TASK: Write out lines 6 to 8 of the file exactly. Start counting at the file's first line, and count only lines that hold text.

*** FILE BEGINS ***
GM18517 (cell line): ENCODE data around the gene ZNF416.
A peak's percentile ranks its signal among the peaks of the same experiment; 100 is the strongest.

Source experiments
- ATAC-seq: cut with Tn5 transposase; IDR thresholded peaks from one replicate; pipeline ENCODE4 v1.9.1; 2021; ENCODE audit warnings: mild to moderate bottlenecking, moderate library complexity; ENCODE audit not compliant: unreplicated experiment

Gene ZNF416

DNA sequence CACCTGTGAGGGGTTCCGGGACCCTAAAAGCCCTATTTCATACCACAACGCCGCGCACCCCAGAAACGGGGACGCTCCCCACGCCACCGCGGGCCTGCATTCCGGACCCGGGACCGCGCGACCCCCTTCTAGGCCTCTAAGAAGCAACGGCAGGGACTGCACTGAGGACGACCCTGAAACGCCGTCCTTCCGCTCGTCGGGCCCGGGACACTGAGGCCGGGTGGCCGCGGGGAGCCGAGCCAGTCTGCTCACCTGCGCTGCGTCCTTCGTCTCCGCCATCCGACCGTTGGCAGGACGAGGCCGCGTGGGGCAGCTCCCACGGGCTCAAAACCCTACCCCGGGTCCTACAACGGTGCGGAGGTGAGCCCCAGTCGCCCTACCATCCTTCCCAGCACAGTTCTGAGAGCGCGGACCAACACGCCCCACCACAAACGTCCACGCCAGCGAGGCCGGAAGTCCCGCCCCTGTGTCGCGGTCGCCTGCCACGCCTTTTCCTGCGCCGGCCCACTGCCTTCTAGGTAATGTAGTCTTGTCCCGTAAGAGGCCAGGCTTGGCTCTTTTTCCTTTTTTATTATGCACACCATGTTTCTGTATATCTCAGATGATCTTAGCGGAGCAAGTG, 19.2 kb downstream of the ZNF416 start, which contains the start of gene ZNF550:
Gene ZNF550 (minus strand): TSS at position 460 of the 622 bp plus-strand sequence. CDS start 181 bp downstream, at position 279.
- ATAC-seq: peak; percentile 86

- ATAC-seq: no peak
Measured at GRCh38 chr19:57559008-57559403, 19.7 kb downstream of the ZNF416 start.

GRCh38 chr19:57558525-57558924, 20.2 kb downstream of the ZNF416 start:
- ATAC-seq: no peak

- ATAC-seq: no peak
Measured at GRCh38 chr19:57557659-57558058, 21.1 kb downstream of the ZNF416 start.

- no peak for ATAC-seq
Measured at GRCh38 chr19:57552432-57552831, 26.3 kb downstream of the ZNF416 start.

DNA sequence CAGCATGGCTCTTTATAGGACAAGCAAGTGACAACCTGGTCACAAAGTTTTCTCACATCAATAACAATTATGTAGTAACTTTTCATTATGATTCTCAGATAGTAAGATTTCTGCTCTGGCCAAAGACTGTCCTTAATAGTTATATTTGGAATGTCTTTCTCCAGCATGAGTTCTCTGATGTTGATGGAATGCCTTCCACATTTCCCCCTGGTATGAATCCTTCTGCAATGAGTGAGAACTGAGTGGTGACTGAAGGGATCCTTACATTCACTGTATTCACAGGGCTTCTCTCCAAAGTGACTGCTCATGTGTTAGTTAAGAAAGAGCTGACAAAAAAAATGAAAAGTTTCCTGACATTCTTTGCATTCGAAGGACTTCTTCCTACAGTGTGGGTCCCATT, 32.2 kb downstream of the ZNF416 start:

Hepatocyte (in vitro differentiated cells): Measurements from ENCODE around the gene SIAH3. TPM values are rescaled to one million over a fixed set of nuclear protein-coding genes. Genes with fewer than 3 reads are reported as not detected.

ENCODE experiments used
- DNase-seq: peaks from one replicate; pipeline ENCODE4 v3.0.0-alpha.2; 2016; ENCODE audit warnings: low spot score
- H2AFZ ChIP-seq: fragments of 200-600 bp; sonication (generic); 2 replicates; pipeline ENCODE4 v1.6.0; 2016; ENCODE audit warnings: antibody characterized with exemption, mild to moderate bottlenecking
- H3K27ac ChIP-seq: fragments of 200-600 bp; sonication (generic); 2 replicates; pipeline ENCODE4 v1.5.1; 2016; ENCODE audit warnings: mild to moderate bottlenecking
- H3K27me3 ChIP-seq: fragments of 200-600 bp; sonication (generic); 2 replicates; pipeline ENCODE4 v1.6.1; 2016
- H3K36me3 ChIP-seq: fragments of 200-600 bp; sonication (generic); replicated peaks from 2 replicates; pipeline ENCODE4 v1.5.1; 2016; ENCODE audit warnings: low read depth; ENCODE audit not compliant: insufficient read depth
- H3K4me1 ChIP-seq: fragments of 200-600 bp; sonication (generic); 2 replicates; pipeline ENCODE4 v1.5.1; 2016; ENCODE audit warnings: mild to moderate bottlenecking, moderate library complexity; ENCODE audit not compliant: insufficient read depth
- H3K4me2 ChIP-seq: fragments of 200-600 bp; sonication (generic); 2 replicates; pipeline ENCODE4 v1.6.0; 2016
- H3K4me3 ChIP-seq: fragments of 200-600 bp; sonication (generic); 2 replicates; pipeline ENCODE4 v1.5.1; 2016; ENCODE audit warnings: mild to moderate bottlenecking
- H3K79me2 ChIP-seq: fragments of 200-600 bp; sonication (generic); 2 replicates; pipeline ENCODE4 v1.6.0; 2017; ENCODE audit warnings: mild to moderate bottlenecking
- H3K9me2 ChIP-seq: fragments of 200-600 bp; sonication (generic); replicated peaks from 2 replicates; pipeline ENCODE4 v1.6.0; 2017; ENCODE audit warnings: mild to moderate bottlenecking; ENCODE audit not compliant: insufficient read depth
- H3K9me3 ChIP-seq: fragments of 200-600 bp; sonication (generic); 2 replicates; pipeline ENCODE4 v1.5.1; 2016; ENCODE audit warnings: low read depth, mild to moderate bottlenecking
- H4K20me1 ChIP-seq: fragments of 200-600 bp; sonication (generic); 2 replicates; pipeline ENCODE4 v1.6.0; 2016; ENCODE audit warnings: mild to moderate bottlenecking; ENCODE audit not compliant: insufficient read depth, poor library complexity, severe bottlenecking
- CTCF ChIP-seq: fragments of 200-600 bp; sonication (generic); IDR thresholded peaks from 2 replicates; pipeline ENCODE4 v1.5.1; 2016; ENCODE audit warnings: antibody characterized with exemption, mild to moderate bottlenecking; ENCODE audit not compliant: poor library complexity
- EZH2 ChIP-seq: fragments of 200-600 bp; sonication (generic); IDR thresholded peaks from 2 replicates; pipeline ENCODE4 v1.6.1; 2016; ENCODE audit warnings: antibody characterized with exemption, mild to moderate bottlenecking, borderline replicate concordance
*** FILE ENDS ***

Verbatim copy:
DNA sequence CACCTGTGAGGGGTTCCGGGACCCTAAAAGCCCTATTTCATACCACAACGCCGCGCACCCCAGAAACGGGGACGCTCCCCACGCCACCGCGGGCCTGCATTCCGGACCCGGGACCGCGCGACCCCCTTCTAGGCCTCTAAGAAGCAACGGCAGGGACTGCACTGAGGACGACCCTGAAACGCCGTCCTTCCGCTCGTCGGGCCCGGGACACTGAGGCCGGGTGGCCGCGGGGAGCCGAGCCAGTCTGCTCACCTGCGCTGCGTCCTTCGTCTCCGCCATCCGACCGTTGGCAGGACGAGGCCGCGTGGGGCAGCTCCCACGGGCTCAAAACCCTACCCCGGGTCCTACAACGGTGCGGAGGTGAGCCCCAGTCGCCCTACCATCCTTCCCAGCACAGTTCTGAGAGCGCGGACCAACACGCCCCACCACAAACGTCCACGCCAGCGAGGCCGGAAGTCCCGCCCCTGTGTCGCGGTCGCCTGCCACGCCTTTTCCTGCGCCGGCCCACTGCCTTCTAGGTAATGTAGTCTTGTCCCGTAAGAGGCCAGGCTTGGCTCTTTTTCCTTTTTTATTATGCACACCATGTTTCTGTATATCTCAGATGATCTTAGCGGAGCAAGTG, 19.2 kb downstream of the ZNF416 start, which contains the start of gene ZNF550:
Gene ZNF550 (minus strand): TSS at position 460 of the 622 bp plus-strand sequence. CDS start 181 bp downstream, at position 279.
- ATAC-seq: peak; percentile 86